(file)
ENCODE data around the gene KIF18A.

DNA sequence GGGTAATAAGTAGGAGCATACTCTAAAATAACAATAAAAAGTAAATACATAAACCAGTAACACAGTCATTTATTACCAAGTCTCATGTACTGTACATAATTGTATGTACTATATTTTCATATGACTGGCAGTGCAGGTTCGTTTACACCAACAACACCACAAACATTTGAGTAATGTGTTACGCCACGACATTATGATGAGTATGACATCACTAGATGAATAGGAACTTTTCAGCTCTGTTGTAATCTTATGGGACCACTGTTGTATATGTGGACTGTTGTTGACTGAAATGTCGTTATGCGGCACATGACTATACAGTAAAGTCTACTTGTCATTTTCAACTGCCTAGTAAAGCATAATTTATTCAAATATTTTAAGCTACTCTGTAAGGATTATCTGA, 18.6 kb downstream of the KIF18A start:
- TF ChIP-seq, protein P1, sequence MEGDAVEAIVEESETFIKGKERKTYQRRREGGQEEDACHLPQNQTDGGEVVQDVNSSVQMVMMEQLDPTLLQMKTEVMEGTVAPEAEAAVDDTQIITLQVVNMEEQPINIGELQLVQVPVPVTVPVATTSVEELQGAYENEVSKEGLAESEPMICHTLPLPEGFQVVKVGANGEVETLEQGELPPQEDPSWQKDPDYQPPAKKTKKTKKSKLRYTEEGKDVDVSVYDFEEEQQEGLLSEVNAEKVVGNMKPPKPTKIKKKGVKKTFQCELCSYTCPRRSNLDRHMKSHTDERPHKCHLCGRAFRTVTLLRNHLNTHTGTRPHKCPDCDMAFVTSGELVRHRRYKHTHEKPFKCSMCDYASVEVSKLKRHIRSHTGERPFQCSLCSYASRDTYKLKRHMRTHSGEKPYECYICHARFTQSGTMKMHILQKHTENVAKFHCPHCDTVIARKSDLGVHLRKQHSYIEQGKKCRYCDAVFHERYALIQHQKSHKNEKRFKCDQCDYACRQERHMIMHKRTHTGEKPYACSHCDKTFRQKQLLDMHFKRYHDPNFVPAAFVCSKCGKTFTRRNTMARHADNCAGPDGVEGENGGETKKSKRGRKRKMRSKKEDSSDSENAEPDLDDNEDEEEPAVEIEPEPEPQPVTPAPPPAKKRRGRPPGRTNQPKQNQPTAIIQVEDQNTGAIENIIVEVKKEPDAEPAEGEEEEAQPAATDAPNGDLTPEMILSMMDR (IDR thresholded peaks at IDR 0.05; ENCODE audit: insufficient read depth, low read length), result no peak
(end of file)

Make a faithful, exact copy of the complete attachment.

ENCODE data around the gene KIF18A.

DNA sequence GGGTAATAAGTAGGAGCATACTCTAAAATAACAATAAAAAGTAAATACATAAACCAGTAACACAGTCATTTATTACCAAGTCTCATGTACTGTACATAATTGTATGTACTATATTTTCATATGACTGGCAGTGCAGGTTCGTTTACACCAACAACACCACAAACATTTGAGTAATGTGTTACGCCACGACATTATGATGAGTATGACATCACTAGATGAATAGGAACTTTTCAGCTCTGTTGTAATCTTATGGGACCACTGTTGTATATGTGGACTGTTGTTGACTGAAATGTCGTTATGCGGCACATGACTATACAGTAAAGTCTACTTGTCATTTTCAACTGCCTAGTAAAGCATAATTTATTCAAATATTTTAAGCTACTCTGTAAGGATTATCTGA, 18.6 kb downstream of the KIF18A start:
- TF ChIP-seq, protein P1, sequence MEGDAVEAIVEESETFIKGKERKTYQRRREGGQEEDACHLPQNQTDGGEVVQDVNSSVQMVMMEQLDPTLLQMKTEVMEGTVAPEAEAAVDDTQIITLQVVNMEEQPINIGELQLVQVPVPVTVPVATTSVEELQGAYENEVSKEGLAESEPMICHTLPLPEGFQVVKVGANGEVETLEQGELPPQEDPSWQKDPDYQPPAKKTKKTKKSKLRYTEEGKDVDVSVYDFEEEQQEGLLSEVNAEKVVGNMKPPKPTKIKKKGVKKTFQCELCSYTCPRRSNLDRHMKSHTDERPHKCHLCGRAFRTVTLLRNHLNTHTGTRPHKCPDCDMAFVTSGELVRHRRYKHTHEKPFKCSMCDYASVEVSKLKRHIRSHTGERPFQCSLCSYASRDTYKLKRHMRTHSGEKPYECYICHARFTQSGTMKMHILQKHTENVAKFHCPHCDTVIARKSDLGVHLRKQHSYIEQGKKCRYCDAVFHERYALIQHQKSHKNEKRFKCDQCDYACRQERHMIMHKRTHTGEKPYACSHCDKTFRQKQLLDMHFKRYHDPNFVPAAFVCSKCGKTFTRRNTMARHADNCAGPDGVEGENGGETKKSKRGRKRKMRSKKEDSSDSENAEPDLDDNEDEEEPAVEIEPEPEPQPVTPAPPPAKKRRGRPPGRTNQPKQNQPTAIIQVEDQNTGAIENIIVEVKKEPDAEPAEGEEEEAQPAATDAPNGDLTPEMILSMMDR (IDR thresholded peaks at IDR 0.05; ENCODE audit: insufficient read depth, low read length), result no peak